(ARLINGTON, Va.) — Transportation Security Administration (TSA) Administrator John Pistole and Department of Homeland Security Secretary Janet Napolitano announced Wednesday morning the expansion of the airline passenger pre-screening program that allows passengers who are enrolled to have expedited screenings.
Those associated with “Pre-Check” face fewer hassles; they no longer have to remove their shoes or belts, they can wear light jackets, and they can keep their computers in their bags and their three-ounce liquids and gels in their carry-ons.
“By the end of March, Pre-Check will be operating here at Reagan National, and also we are expanding it to New York’s JFK Airport, Salt Lake City International and Chicago O’Hare. By the end of calendar year 2012, we will have Pre-Check up and running at 28 of the nation’s busiest airports. Expanding TSA Pre-Check is about more than just speeding up travel. It’s part of a fundamental shift in how we approach aviation security,” said Napolitano at a news conference at Reagan National Airport Wednesday morning.
“Immediately after the attacks of 9/11, we simply did not have the information and analytic capability to identify travelers who posed the greatest potential risk and so we had to take a one-size-fits-all approach,” she said. “Our experience over the past several years has made us smarter about the evolving threats we face and how best to deal with them.”
Pistole said that random screening checks would still be employed by TSA officers despite an individual’s enrollment in Pre-Check, but he described how the program would normally work.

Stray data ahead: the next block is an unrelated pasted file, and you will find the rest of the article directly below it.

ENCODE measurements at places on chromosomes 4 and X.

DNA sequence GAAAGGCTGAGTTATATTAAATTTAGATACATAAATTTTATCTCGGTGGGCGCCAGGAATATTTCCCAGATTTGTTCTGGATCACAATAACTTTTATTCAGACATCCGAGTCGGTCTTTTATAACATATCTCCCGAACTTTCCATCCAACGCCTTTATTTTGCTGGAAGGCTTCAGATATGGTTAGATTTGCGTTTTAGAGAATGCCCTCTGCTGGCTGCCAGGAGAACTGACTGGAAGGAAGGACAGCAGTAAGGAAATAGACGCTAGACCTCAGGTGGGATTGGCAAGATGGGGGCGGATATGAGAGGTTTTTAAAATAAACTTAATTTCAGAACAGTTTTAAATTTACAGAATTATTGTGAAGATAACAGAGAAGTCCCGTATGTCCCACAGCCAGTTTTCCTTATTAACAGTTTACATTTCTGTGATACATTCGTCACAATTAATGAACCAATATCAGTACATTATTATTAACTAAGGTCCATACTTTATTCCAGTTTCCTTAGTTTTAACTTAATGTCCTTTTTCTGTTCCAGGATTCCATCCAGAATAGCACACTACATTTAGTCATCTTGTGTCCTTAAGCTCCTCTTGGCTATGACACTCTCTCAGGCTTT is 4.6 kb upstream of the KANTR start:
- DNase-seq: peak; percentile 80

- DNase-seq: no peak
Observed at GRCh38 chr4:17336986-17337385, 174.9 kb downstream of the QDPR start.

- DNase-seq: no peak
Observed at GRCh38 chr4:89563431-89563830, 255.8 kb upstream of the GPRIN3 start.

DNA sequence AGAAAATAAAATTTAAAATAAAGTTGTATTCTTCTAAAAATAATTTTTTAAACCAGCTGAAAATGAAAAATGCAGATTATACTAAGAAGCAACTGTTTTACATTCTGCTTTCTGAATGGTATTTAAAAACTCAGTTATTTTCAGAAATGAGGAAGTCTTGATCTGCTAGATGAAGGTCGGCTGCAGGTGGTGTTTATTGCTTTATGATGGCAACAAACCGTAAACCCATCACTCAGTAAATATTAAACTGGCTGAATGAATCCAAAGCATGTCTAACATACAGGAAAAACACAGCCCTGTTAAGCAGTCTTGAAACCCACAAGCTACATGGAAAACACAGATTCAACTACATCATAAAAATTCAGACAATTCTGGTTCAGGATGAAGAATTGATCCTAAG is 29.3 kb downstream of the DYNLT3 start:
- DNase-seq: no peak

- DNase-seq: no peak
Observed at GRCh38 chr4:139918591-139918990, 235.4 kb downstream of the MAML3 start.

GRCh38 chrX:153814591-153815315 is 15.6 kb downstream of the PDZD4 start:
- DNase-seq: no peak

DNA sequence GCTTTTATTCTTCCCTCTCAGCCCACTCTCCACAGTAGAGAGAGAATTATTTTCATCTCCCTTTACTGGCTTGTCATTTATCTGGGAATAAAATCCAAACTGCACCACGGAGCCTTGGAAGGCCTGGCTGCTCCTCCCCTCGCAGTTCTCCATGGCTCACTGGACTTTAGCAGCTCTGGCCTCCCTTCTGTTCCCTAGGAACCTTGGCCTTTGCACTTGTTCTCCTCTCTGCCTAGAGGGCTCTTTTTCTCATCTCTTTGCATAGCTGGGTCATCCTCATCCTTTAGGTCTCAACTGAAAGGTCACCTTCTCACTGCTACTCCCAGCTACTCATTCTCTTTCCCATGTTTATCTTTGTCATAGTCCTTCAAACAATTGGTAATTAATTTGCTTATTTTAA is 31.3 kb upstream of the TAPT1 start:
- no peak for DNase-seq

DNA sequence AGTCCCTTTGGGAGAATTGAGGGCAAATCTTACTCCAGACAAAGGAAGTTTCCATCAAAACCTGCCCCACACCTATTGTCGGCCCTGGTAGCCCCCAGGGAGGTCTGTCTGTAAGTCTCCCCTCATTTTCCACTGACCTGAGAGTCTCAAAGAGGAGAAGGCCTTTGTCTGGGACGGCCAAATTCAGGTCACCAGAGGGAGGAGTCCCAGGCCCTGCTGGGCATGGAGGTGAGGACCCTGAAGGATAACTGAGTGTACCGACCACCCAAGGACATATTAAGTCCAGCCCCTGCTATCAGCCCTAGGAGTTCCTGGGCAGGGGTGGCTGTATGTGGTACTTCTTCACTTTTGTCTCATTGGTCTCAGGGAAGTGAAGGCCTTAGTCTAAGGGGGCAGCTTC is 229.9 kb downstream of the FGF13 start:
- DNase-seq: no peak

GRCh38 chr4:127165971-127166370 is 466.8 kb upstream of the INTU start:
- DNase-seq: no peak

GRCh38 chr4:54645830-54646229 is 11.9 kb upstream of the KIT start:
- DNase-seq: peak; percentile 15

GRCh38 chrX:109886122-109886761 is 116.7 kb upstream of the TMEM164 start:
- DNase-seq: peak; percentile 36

“The key is that we have done pre-screening before somebody ever gets to the checkpoint. So when the person arrives, they will have in their — on their boarding pass, embedded in the bar code, the fact that they are part of the TSA Pre-Check program. And so there will be a dedicated lane for those individuals. Thus far in the seven airports where it’s currently operating, we’ve had over 310,000 flyers go through this program.” Pistole said.
The program is currently being used with frequent flyers with American Airlines at airports in Dallas, Miami, Las Vegas, Minneapolis and Los Angeles, and with Delta at airports in Atlanta, Detroit, Las Vegas, and Minneapolis. US Airways, United Airlines and Alaska Airlines will begin to have their frequent flyers enroll in the program later this year.
Copyright 2012 ABC News Radio
Billy Hallowell, Deseret News
Amanda Jackson and Ben Kruger, CNN Newswire